Emergency department crowding and hospital transformation during COVID-19, a retrospective, descriptive study of a university hospital in Stockholm, Sweden.

Af Ugglas B, Skyttberg N, Wladis A, Djärv T, Holzmann MJ

Scand J Trauma Resusc Emerg Med 28 (1) 107 [2020-10-28; online 2020-10-28]

COVID-19 presents challenges to the emergency care system that could lead to emergency department (ED) crowding. The Huddinge site at the Karolinska university hospital (KH) responded through a rapid transformation of inpatient care capacity together with changing working methods in the ED. The aim is to describe the KH response to the COVID-19 crisis, and how ED crowding, and important input, throughput and output factors for ED crowding developed at KH during a 30-day baseline period followed by the first 60 days of the COVID-19 outbreak in Stockholm Region. Different phases in the development of the crisis were described and identified retrospectively based on major events that changed the conditions for the ED. Results were presented for each phase separately. The outcome ED length of stay (ED LOS) was calculated with mean and 95% confidence intervals. Input, throughput, output and demographic factors were described using distributions, proportions and means. Pearson correlation between ED LOS and emergency ward occupancy by phase was estimated with 95% confidence interval. As new working methods were introduced between phase 2 and 3, ED LOS declined from mean (95% CI) 386 (373-399) minutes to 307 (297-317). Imaging proportion was reduced from 29 to 18% and admission rate increased from 34 to 43%. Correlation (95% CI) between emergency ward occupancy and ED LOS by phase was 0.94 (0.55-0.99). It is possible to avoid ED crowding, even during extreme and quickly changing conditions by leveraging previously known input, throughput and output factors. One key factor was the change in working methods in the ED with higher competence, less diagnostics and increased focus on rapid clinical admission decisions. Another important factor was the reduction in bed occupancy in emergency wards that enabled a timely admission to inpatient care. A key limitation was the retrospective study design.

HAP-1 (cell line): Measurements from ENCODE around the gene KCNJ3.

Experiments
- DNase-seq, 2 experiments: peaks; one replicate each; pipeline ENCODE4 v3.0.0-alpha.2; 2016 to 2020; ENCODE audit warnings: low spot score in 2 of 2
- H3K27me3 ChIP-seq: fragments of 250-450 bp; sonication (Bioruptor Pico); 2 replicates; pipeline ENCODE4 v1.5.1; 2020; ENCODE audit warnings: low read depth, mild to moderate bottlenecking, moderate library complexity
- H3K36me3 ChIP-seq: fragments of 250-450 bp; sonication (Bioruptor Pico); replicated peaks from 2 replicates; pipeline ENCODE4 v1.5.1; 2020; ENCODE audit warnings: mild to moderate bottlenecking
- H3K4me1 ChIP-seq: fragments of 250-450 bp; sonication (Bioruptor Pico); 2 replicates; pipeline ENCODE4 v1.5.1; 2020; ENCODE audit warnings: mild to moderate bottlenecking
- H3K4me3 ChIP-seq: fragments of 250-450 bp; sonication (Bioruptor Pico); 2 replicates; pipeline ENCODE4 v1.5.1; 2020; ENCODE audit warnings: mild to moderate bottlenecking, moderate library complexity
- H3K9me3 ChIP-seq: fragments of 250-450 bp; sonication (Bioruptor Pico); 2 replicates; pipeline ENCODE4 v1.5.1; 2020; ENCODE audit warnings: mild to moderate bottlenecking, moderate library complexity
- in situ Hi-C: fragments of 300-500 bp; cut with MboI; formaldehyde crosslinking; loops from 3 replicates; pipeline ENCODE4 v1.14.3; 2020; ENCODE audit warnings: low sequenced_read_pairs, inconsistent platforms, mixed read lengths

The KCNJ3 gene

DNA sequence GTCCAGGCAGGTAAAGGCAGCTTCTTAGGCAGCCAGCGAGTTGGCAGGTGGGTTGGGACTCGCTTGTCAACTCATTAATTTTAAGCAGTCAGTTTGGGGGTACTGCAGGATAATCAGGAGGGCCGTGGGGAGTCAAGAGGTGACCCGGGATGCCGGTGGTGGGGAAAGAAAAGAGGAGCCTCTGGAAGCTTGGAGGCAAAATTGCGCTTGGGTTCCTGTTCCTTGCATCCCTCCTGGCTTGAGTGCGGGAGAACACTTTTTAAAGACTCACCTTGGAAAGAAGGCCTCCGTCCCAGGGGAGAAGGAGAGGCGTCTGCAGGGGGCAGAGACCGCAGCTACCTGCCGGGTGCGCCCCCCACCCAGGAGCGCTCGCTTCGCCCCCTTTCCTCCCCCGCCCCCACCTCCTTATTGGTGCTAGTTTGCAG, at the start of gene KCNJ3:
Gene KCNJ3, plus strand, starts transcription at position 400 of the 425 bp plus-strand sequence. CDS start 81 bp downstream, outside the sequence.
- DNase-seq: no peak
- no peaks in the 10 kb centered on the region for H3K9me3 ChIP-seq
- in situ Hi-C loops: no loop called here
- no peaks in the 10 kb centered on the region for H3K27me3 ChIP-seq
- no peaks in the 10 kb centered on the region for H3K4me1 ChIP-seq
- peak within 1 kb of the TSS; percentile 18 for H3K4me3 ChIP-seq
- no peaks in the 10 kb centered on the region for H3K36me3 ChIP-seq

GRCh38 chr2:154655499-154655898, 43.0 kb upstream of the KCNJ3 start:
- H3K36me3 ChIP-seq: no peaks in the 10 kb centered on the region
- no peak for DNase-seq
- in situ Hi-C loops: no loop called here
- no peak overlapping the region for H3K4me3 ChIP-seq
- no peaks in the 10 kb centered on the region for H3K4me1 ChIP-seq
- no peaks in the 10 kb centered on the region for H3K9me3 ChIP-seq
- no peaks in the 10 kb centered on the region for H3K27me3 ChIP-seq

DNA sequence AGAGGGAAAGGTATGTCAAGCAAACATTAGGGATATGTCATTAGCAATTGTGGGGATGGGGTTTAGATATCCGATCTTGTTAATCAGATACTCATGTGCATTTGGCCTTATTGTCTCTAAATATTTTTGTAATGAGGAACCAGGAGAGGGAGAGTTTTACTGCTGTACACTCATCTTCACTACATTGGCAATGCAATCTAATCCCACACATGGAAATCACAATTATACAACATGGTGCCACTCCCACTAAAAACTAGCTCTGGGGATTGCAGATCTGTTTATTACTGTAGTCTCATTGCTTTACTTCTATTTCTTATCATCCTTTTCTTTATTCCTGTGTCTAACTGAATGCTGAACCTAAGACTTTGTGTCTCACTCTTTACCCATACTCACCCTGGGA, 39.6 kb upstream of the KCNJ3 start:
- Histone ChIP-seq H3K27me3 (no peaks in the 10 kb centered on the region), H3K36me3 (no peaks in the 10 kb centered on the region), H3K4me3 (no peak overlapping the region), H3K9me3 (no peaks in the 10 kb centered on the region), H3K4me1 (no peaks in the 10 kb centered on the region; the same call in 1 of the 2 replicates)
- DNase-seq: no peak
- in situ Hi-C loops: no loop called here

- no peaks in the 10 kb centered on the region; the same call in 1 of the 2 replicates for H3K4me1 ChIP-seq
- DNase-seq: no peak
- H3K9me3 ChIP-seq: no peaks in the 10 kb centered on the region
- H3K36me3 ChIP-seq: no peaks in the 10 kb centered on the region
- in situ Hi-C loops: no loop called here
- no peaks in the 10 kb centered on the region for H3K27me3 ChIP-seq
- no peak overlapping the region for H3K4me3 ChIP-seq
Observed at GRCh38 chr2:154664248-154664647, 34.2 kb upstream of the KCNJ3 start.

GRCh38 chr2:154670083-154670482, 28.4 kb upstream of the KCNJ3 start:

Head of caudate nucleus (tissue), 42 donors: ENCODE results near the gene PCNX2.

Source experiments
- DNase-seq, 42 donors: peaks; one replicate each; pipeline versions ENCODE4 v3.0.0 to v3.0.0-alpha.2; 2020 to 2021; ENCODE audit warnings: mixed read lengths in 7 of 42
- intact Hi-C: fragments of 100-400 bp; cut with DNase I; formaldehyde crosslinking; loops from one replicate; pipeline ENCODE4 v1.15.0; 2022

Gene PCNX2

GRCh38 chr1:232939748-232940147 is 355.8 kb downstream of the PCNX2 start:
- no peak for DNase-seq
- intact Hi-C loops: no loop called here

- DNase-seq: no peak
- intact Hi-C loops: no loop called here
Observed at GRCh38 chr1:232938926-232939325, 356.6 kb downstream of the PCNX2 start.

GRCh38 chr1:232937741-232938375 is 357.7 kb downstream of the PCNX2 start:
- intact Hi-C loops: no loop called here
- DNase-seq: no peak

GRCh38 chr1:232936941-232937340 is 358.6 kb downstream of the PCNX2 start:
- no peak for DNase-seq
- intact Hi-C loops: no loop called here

Category: Health

Type: Journal article

PubMed 33115521

DOI 10.1186/s13049-020-00799-6

Crossref 10.1186/s13049-020-00799-6

pii: 10.1186/s13049-020-00799-6
pmc: PMC7592192


Publications 7.1.2